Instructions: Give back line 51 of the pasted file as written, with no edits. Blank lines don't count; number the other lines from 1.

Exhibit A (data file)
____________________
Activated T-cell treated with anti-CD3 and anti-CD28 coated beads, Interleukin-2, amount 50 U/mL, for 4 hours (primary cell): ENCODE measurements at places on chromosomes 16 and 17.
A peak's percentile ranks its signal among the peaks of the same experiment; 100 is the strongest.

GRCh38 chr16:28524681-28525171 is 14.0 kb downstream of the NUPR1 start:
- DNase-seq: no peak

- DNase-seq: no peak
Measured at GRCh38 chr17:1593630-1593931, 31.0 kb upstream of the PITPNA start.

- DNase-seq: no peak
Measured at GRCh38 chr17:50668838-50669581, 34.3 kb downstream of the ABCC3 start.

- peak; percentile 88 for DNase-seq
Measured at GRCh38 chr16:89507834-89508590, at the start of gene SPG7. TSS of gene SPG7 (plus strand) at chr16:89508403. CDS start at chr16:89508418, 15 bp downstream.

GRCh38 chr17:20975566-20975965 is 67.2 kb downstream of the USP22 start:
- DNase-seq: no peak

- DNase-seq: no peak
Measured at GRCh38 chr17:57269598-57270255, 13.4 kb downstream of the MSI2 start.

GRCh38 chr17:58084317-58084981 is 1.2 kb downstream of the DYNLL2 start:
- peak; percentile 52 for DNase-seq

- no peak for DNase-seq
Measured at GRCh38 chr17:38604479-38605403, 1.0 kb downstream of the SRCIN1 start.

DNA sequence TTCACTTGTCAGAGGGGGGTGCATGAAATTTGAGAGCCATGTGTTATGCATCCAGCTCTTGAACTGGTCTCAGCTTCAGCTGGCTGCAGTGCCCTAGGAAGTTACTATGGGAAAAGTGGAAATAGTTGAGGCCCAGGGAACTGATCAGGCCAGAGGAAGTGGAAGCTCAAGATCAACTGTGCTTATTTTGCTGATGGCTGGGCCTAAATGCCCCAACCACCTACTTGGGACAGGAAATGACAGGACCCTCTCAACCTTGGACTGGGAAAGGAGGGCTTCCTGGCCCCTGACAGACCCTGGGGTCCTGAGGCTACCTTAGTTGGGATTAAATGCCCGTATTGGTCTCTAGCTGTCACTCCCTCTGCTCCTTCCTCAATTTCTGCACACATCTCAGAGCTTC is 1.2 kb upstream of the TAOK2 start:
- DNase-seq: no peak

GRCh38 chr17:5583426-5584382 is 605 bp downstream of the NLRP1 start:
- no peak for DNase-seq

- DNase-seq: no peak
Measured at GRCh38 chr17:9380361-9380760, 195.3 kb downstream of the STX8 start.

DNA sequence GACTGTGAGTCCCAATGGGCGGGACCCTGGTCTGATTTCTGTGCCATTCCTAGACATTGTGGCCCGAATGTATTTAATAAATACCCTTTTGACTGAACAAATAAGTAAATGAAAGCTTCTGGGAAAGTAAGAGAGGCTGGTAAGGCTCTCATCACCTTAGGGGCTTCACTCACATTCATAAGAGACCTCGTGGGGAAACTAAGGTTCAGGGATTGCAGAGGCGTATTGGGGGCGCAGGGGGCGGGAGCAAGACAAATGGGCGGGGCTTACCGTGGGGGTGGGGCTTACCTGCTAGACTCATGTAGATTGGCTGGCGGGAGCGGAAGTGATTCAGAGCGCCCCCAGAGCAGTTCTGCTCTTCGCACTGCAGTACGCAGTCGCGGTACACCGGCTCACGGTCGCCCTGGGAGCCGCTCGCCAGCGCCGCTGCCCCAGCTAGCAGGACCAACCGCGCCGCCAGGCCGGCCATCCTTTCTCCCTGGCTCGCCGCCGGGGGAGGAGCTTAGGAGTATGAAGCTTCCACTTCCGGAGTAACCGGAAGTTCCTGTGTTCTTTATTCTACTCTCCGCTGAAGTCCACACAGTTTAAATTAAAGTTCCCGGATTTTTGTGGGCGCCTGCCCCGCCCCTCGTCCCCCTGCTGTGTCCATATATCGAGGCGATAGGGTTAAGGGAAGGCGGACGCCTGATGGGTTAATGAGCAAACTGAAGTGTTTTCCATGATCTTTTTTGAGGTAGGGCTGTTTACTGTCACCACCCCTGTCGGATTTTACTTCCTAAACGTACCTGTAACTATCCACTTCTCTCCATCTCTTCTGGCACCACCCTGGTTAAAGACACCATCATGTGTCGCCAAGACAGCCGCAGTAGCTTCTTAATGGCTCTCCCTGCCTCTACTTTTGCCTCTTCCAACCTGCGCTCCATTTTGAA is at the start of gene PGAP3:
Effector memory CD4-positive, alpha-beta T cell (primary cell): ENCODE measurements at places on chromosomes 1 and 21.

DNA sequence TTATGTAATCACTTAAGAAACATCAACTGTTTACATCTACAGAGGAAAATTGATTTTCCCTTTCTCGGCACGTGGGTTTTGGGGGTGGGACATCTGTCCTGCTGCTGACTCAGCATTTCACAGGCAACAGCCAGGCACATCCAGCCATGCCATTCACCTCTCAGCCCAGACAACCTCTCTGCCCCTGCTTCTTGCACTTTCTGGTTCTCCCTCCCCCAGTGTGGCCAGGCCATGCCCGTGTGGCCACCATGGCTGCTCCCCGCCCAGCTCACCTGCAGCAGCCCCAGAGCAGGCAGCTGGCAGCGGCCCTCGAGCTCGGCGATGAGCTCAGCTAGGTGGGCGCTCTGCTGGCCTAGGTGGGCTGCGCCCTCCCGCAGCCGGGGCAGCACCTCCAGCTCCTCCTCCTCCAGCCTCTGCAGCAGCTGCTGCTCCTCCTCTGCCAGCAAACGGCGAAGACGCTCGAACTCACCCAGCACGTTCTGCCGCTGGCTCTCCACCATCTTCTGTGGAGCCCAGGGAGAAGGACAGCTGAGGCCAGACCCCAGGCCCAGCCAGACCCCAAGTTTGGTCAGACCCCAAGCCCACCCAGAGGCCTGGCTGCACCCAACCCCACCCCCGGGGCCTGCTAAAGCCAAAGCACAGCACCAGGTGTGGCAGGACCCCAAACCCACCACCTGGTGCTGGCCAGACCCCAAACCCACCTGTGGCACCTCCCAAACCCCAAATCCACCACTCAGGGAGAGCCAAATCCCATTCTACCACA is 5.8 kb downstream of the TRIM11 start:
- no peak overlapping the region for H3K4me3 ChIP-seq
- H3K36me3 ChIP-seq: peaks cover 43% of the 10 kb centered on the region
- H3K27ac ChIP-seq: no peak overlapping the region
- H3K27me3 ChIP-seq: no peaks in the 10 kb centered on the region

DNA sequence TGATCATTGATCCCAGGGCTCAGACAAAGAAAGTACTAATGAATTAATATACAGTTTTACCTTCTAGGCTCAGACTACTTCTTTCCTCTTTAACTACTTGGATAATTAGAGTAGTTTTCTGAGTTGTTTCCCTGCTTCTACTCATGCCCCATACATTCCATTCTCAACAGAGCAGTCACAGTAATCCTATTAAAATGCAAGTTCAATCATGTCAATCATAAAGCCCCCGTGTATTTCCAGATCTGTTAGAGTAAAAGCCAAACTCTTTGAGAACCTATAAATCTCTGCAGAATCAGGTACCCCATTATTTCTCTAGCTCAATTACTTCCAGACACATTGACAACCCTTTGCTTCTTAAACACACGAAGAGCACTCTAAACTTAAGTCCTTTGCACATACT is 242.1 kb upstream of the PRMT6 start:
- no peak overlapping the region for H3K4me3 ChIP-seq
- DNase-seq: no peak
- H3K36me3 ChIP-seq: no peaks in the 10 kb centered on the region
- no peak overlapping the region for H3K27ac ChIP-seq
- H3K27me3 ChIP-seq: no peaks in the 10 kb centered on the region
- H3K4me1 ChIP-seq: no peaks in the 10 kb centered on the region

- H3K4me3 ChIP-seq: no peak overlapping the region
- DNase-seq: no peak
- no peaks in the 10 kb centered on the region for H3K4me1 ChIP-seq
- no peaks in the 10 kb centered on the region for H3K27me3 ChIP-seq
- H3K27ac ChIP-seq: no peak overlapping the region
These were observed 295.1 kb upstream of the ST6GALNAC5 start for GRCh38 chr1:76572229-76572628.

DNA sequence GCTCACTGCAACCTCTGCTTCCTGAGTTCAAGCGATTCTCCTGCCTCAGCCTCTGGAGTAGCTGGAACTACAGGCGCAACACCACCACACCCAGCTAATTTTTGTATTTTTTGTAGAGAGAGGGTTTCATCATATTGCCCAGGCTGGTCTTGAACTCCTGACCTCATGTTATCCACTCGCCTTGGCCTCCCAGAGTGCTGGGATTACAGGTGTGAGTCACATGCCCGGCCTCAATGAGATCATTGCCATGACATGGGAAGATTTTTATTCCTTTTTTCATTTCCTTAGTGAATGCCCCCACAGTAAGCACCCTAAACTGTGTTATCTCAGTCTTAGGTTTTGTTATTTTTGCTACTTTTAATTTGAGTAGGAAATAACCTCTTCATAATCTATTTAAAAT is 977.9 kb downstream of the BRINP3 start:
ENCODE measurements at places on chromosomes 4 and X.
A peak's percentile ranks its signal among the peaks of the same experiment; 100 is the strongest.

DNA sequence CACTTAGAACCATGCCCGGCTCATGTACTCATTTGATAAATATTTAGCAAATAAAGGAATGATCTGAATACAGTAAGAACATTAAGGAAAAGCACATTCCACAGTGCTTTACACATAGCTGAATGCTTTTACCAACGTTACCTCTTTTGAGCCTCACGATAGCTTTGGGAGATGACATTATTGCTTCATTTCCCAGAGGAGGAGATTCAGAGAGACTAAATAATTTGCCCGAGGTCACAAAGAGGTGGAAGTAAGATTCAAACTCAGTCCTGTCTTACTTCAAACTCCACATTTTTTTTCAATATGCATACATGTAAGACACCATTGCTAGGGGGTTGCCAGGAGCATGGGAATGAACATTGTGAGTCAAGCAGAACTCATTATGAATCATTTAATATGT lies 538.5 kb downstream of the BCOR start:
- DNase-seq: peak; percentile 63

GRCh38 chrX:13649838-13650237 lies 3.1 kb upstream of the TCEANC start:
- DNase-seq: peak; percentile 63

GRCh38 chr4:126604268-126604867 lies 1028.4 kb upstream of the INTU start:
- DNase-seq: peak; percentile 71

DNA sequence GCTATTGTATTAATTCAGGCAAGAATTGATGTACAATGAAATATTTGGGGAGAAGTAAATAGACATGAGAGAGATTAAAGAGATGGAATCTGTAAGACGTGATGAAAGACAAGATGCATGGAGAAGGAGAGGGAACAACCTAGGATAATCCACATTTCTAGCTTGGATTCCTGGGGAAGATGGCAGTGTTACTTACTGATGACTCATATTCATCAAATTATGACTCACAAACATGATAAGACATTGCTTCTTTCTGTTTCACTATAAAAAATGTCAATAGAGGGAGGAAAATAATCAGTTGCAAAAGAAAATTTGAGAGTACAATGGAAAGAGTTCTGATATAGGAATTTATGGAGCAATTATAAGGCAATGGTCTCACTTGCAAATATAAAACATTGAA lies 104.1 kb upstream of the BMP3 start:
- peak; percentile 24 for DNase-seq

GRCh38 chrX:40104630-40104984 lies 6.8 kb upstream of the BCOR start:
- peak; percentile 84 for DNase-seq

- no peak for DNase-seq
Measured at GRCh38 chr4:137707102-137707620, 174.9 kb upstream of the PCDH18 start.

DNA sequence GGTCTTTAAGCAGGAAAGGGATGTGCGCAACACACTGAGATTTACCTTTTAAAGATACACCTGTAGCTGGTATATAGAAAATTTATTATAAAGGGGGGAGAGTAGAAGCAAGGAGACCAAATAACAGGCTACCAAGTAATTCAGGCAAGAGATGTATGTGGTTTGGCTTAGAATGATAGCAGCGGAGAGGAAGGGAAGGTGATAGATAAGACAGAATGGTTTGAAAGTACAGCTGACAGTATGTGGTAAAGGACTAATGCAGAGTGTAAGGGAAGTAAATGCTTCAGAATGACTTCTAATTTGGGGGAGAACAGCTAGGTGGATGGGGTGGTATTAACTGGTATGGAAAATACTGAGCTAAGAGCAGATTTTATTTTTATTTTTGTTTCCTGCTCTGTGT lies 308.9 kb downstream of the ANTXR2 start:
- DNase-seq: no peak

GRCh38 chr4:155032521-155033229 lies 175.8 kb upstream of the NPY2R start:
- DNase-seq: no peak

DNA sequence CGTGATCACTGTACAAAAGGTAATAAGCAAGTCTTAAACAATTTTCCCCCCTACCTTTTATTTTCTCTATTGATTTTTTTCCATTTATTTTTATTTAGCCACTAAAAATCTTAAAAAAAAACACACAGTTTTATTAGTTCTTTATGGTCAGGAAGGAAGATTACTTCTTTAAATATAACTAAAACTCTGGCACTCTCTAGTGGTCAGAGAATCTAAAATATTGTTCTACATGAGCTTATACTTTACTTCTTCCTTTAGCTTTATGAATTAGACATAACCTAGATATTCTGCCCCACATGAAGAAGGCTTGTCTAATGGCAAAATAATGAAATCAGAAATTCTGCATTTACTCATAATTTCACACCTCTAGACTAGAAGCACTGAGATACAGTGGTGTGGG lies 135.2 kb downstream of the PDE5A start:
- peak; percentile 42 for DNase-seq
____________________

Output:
- DNase-seq: peak; percentile 63